If you are landlord in New York, you may be confused about the constantly changing eviction moratorium rules and deadlines. Here is what you need to know.
The New York State COVID-19 Emergency Eviction and Foreclosure Prevention Act
On May 4, Governor Andrew Cuomo extended the New York State eviction moratorium to August 31, 2021. While this moratorium is set to expire at the end of the month, Senator Alessandra Baggie and Assembly member Yuh-Line Niou recently introduced legislation to extend the New York State’s eviction and foreclosure moratorium until October 31st, 2021.
However, a New York City based non-profit landlord trade group have filed a lawsuit in the US Supreme Court seeking an emergency injunction against the current New York State eviction moratorium. On August 12th, the court ruled partially in favor of the landlords, negating the “self-certifying” aspect of the mandate.
“…the Supreme Court granted the landlords’ request to block New York from enforcing the portion of the COVID Emergency Eviction and Foreclosure Prevention Act that generally allows tenants to ward off eviction, without a hearing, simply by certifying that they have suffered financial hardship as a result of the pandemic. Such a scheme, the court explained, “violates the Court’s longstanding teaching that ordinarily ‘no man can be a judge in his own case.’” However, the court continued, tenants can still raise financial problems resulting from the pandemic as a defense in court.” https://www.scotusblog.com/2021/08/court-partially-blocks-new-york-eviction-moratorium
Please note that you CAN evict tenants, even in COVID Red Zones, under the following circumstances:
Also, your tenants cannot simply decide not to pay the rent owed to you. They must have applied to the New York State Emergency Rental Assistance Program (ERAP) https://otda.ny.gov/programs/emergency-rental-assistance/#overview they must be at risk for being homeless; and they must be actively working with you to pay what they owe.
If your tenants do not fall into these categories, you may be legally able to start eviction proceedings.
If your tenants applied and were accepted to the New York State ERAP program, up to 18 months of back rent will be covered and paid directly to you. However, the program is currently dramatically backlogged – with over 160,000 ERAP applicants, only 55 households have received assistance.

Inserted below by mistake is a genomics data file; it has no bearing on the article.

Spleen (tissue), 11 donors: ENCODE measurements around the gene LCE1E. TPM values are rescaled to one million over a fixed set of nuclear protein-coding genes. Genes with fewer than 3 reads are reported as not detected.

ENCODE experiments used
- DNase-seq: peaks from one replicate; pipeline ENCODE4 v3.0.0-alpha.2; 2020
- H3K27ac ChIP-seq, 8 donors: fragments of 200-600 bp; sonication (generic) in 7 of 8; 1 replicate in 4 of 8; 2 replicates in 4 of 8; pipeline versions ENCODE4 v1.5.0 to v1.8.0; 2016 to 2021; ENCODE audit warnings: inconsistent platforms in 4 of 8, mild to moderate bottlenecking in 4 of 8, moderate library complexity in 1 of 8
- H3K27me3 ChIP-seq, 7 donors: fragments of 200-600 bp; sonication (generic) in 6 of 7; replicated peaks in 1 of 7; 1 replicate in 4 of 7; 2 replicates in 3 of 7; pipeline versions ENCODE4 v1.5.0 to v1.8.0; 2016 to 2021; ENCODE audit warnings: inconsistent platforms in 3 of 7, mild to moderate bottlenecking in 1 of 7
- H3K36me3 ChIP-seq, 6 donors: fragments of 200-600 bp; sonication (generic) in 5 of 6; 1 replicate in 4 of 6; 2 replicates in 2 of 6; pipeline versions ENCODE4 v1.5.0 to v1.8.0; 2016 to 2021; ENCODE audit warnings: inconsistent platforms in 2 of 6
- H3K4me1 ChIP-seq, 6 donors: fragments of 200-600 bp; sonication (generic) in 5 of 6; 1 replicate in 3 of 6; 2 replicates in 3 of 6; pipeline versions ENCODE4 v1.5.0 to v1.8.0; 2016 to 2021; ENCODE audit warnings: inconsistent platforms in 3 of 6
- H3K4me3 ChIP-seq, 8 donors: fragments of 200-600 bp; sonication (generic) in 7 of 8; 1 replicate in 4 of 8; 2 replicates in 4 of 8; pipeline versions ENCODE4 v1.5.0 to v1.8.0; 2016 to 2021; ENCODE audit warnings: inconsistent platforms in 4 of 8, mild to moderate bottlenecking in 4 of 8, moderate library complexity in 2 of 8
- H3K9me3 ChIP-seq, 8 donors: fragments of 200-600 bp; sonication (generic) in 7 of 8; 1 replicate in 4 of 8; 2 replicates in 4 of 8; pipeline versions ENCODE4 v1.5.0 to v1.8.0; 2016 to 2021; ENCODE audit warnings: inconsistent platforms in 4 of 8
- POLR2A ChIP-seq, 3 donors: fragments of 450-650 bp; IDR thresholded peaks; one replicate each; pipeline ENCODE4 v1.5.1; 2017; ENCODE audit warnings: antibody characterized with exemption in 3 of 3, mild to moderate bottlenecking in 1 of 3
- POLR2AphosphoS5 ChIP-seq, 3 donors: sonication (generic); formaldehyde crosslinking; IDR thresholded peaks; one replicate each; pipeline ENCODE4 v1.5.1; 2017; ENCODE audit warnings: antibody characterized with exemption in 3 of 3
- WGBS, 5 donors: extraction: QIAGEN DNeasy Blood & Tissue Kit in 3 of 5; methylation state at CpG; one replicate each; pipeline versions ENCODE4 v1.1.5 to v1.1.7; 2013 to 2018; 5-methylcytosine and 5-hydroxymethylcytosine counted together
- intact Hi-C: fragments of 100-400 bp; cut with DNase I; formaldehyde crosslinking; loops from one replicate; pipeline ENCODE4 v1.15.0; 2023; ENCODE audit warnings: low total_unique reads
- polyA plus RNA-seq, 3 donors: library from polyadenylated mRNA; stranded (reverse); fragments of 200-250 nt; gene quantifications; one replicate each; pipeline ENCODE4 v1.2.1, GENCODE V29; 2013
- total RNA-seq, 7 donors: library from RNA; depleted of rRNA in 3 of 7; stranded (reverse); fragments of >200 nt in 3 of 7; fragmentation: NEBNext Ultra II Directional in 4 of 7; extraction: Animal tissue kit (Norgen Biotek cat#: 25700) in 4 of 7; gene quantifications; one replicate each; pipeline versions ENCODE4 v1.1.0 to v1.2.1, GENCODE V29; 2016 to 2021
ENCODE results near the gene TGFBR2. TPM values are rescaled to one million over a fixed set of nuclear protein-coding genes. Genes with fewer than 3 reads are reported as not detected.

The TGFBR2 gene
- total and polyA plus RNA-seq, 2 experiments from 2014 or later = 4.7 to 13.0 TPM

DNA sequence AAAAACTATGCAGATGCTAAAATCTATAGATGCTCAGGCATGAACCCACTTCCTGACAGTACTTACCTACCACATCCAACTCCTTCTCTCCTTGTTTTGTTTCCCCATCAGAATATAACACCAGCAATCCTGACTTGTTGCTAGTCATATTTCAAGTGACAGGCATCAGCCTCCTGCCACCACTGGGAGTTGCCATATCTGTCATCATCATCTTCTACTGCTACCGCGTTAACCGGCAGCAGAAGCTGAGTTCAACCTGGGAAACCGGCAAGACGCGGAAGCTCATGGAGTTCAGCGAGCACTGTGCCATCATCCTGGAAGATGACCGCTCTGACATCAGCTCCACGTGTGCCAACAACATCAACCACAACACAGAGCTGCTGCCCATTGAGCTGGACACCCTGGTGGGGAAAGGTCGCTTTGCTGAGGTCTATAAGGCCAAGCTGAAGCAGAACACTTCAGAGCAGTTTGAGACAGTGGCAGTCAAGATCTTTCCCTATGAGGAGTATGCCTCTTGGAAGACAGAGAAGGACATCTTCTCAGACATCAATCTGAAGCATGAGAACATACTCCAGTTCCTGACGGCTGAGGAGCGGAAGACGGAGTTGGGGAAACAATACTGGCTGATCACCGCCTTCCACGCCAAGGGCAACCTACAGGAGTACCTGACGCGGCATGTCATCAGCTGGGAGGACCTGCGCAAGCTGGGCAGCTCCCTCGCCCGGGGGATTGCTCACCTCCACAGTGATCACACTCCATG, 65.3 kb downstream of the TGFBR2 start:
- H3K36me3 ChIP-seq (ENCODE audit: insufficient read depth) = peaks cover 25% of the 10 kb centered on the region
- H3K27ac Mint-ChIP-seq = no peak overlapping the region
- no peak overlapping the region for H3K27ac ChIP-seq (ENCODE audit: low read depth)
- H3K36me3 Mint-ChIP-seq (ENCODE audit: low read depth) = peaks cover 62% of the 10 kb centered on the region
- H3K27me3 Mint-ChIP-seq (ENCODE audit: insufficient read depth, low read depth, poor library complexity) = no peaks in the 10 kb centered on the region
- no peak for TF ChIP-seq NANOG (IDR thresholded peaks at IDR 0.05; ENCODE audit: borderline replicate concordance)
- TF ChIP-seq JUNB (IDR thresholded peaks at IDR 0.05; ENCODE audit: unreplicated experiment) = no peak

CDC Federal Eviction Moratorium
On August 3rd, the Centers for Disease Control and Prevention (CDC) and the Department of Health and Human Services (DHHS) declared a limited eviction moratorium for renters living in communities continuing to be hard hit with COVID-19. This is seen as an extension to earlier moratoriums that were part of the original CARES Act. This extension is set to expire now on October 3, 2021.
While the CDC and DHHS are allowed to declare public health emergencies, a number of lawmakers feel that they overstepped their bounds with this latest moratorium. On June 29, the US Supreme Court denied an emergency request to lift the moratorium.
“Justice Kavanaugh, in a concurring opinion, confirmed that while he believed the CDC exceeded its authority, voted to allow the program to expire on its own “because those few weeks will allow for additional and more orderly distribution” of the funds that Congress appropriated to provide rental assistance to those in need due to the pandemic.” – https://www.natlawreview.com/article/supreme-court-allows-eviction-moratorium-to-run-its-course
However, this was decided when the moratorium was expected to end on July 31. While a federal judge recently declared the latest extension to the moratorium illegal, and that only congress, not the CDC, could extend the moratorium, the Biden administration hoped the legal process would give states additional time to distribute rent relief. Read more here – https://www.axios.com/eviction-moratorium-judge-illegal-589d3342-e81f-4bd0-af41-e7c6d6963a1e.html.
With this latest extension, it is expected that additional lawsuits will be forthcoming.
What to Do Now?
Landlords in New York can use the same portal as their tenants to apply for rent back pay – New York State Emergency Rental Assistance Program (ERAP) https://otda.ny.gov/programs/emergency-rental-assistance/#overview. If your tenants are eligible, you are eligible. Rental assistance can cover up to 18 months of back rent.
Also, if due to lack of rental income, you are behind on your rental property’s mortgage, there are possible mortgage modifications plans to look into.
For detailed information on what options are available to landlords in need, it’s best to contact a local landlord-tenant attorney.
Reaching Out for Help
The various eviction moratorium rules are complex and confusing. If your tenant has stopped paying their rent and you feel they do not fall into the protected categories, you are going to need some help. There are a number of ways the right landlord lawyer can guide you through the various rules and regulations that seem to be changing almost every day.
If you live in New York, and you’d like to talk directly to a compassionate, knowledgeable, human being, reach out to New York landlord-tenant lawyer Ronald Weiss for a free consultation. He can walk you through the process of getting the help you need. Call 631-271-3737 and take the first step to a fresh start.